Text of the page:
Thomas' range is so wide that at one moment she's leaping in the air to demonstrate the joy she takes in her career and the next descending into despair over her inability to reach suicidal son Konstantin (Mackenzie Crook). Every angle of Arkadina's character shows up in the actress' angular face. One minute, the self-involved actress disdains the people surrounding her on the estate belonging to brother Sorin (Peter Wight), and the next she's playing up to them with abject regard. She's convinced she's still youthful and beautiful and then she demands reassurance. She's secure in the love of younger short-story writer Trigorin (Peter Sarsgaard) but, no, she's jealous and accusatory.
While Scott Thomas' success is somewhat expected, given her film and stage pedigree, Carey Mulligan's stunning turn as the impressionable and eventually destroyed Nina arrives less heralded. Playing Nina is often a perilous shoal on which young thespians founder, but the fair, fresh-faced Mulligan runs the character's gamut with touching ardor. Entering breathlessly on the run in one of set-and-costume designer Hildegard Bechtler's delicate Russian-summer dresses and then delivering the plummy speech Konstantin writes for the play his mother mocks, Mulligan instantly sends early Tony Award vibes. At play's end, she forcibly attacks the last scene where Nina, now a failed actress, returns from Moscow to visit the increasingly despondent Konstantin. While Mulligan isn't the thoroughly broken doll that Nina can be, the devastation she's experienced is visible enough to make an indelible impression.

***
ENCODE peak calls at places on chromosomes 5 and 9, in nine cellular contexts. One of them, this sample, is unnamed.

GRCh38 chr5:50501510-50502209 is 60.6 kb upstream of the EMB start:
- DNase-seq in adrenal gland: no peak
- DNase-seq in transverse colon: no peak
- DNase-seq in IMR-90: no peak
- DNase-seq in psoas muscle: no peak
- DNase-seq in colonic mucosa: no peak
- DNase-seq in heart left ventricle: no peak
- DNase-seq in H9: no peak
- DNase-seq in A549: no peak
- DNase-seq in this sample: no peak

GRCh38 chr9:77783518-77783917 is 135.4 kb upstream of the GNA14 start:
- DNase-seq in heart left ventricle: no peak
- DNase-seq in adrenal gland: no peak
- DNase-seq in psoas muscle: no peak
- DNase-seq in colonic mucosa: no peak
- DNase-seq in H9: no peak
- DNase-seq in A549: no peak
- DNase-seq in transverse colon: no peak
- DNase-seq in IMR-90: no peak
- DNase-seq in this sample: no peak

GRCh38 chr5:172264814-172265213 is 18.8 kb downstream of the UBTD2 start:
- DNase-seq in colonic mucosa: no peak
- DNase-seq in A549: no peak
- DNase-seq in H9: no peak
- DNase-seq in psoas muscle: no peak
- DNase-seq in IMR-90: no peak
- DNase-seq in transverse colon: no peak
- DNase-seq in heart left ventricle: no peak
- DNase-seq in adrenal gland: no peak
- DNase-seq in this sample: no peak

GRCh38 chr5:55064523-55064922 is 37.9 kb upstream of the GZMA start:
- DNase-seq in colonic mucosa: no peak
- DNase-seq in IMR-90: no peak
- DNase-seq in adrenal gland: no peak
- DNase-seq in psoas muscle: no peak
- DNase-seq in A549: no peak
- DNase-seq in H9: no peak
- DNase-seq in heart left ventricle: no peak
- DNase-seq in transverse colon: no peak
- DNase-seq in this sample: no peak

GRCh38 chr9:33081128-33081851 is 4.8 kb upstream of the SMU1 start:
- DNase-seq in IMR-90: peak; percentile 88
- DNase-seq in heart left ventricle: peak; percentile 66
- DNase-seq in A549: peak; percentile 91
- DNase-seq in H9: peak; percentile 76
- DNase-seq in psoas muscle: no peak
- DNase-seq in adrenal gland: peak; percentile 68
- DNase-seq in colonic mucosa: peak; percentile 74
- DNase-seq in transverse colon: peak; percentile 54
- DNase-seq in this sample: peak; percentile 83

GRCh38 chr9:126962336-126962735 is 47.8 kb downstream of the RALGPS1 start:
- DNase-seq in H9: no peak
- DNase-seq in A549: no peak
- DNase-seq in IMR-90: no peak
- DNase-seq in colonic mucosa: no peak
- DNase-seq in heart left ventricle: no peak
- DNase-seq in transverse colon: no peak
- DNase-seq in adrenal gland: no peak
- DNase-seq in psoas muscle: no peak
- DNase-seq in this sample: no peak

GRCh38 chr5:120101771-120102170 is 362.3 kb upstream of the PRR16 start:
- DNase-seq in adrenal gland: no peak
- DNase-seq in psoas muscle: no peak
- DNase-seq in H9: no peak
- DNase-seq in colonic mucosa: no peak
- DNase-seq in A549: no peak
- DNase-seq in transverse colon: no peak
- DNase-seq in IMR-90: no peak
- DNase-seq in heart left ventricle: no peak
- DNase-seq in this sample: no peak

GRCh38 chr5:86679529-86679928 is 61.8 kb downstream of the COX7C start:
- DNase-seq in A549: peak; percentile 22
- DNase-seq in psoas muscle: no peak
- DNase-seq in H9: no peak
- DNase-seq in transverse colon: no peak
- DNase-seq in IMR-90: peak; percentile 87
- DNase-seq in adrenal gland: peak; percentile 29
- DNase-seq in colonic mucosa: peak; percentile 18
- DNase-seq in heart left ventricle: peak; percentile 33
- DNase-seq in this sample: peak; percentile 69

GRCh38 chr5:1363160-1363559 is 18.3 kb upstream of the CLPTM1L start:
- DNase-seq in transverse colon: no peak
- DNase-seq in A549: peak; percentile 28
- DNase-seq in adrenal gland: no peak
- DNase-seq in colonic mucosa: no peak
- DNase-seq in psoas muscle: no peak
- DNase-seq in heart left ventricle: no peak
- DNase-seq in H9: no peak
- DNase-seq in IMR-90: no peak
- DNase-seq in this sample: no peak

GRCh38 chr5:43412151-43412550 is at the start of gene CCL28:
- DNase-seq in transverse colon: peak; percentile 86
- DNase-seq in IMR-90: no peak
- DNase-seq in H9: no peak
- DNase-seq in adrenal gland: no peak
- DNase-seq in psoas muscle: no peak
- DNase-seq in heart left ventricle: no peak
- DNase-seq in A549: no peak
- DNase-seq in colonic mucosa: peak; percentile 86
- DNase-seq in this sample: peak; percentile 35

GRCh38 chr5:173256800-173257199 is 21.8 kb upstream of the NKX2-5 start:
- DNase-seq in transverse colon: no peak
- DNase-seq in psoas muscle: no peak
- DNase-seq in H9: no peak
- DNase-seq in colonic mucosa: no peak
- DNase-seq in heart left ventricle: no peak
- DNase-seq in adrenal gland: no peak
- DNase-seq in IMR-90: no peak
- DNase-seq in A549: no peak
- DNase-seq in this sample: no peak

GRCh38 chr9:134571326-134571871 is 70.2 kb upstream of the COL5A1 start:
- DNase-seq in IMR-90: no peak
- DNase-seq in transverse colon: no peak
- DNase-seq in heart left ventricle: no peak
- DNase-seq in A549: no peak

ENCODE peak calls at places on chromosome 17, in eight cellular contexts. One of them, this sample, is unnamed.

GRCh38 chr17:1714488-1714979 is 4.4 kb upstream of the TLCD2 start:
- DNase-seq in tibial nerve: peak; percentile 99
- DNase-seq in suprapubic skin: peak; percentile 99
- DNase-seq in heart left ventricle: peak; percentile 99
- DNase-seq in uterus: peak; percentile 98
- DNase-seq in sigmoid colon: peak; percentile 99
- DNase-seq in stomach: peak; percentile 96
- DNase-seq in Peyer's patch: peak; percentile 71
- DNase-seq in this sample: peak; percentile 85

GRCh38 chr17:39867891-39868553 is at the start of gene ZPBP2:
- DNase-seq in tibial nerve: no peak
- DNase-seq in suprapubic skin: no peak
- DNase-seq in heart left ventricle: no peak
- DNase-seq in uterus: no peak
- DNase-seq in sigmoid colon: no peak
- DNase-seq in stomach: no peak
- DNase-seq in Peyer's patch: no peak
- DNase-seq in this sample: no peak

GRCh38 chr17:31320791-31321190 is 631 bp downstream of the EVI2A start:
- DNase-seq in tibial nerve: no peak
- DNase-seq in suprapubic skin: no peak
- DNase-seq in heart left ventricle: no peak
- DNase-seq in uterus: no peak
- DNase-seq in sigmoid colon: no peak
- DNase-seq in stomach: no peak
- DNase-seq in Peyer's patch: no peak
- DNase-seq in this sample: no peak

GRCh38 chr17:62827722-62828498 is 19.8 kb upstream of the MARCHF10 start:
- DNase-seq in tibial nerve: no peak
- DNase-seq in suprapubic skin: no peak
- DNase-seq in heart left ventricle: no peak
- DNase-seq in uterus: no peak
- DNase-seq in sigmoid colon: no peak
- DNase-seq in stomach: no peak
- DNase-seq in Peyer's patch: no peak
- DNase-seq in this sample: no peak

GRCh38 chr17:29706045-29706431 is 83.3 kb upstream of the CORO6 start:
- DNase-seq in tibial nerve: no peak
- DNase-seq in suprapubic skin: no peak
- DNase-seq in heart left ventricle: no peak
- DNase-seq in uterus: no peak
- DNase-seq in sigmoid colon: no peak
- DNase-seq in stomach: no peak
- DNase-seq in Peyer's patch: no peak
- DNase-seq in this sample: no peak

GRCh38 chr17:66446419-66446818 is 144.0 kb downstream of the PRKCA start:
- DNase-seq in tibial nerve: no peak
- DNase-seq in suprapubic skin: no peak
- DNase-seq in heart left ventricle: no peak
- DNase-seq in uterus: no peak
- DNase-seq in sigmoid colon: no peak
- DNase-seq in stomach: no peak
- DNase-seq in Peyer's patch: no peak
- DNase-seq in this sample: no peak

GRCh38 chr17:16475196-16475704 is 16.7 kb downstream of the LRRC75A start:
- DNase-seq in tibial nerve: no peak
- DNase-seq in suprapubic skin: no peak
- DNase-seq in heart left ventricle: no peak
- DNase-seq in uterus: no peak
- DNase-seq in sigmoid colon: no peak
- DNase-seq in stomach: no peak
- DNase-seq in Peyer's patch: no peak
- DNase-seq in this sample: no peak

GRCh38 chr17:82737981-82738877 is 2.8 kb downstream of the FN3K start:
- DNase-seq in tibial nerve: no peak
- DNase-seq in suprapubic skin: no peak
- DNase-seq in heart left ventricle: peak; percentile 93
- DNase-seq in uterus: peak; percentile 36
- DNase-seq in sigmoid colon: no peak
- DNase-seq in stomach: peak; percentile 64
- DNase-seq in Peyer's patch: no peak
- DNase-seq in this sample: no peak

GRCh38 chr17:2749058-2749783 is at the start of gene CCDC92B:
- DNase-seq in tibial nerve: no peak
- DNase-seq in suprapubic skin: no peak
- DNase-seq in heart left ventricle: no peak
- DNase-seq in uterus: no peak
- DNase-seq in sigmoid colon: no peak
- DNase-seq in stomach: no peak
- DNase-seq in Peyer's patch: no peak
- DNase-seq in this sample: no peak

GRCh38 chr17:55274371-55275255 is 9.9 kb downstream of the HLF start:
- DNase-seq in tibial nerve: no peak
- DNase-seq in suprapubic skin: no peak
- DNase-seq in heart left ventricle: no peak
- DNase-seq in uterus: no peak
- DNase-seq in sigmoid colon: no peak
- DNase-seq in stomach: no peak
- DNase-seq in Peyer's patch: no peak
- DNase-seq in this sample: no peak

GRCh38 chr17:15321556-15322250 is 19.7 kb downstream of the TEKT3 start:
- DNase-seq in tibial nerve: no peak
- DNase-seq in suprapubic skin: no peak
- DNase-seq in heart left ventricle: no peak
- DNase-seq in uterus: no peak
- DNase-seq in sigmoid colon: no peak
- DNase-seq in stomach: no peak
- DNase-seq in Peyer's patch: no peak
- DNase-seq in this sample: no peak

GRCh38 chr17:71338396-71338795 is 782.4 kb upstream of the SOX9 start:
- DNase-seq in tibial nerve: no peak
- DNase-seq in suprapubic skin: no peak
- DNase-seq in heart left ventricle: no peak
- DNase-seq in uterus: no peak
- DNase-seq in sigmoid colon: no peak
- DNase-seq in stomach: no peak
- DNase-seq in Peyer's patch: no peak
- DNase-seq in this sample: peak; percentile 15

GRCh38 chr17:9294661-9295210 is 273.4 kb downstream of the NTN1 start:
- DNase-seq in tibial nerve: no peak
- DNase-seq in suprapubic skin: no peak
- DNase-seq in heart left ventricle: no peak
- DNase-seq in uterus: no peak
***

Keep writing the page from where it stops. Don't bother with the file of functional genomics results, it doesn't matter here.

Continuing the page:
Rickson derives nuanced portrayals from the entire ensemble -- not least from former Jewel in the Crown star Art Malik as Dorn. But two of the most interesting portraits are contributed by stateside additions to the Royal Court cast. As Arkadina's lover, who sees in Nina a metaphorical seagull he can destroy, Sarsgaard -- wearing a full Smith Brothers beard that minimizes the sexual appeal most Trigorins flaunt -- gives top priority to the writer's lengthily expressed self-loathing. While that personality trait is normally presented as more of a tactic to ensnare Nina's sympathies, here it's played for complete sincerity.
Meanwhile, the hot-as-a-griddle Zoe Kazan has a marvelous time playing the gloomily unpleasant Masha. She does it as a young Bette Davis might have, right down to the bent-at-elbow arm waving a lighted cigarette. The bravura approach works more than it should -- frequently reaping many of the laughs Chekhov must have wanted from his so-called "comedy."
As you may know, Masha is the one always wearing black because she's in mourning for her life. But the starkness of her attire is undercut by Bechtler's first-act set, which features a prominent black upstage (and wrongly upstaging) wall. It's the one truly discordant note in an otherwise well-conducted Chekhovian symphony of human hilarity and pain.